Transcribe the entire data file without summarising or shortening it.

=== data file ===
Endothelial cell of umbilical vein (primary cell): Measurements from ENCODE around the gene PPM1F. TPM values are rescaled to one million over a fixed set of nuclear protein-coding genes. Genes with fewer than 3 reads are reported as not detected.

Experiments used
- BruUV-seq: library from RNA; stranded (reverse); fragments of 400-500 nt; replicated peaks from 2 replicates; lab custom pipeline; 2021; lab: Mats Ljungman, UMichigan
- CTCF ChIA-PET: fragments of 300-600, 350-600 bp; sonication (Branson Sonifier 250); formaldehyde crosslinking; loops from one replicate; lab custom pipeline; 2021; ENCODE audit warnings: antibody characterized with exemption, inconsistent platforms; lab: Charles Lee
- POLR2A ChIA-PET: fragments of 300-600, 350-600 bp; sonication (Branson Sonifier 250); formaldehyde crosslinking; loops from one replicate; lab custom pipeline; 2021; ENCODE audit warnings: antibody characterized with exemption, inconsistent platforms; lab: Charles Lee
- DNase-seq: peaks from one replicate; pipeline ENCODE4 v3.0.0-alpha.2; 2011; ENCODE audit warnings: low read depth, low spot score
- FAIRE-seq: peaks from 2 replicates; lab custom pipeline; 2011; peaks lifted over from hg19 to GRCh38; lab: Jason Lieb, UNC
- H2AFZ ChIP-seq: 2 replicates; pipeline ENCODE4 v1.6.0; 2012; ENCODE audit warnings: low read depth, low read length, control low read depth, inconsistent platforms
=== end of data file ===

Endothelial cell of umbilical vein (primary cell): Measurements from ENCODE around the gene PPM1F. TPM values are rescaled to one million over a fixed set of nuclear protein-coding genes. Genes with fewer than 3 reads are reported as not detected.

Experiments used
- BruUV-seq: library from RNA; stranded (reverse); fragments of 400-500 nt; replicated peaks from 2 replicates; lab custom pipeline; 2021; lab: Mats Ljungman, UMichigan
- CTCF ChIA-PET: fragments of 300-600, 350-600 bp; sonication (Branson Sonifier 250); formaldehyde crosslinking; loops from one replicate; lab custom pipeline; 2021; ENCODE audit warnings: antibody characterized with exemption, inconsistent platforms; lab: Charles Lee
- POLR2A ChIA-PET: fragments of 300-600, 350-600 bp; sonication (Branson Sonifier 250); formaldehyde crosslinking; loops from one replicate; lab custom pipeline; 2021; ENCODE audit warnings: antibody characterized with exemption, inconsistent platforms; lab: Charles Lee
- DNase-seq: peaks from one replicate; pipeline ENCODE4 v3.0.0-alpha.2; 2011; ENCODE audit warnings: low read depth, low spot score
- FAIRE-seq: peaks from 2 replicates; lab custom pipeline; 2011; peaks lifted over from hg19 to GRCh38; lab: Jason Lieb, UNC
- H2AFZ ChIP-seq: 2 replicates; pipeline ENCODE4 v1.6.0; 2012; ENCODE audit warnings: low read depth, low read length, control low read depth, inconsistent platforms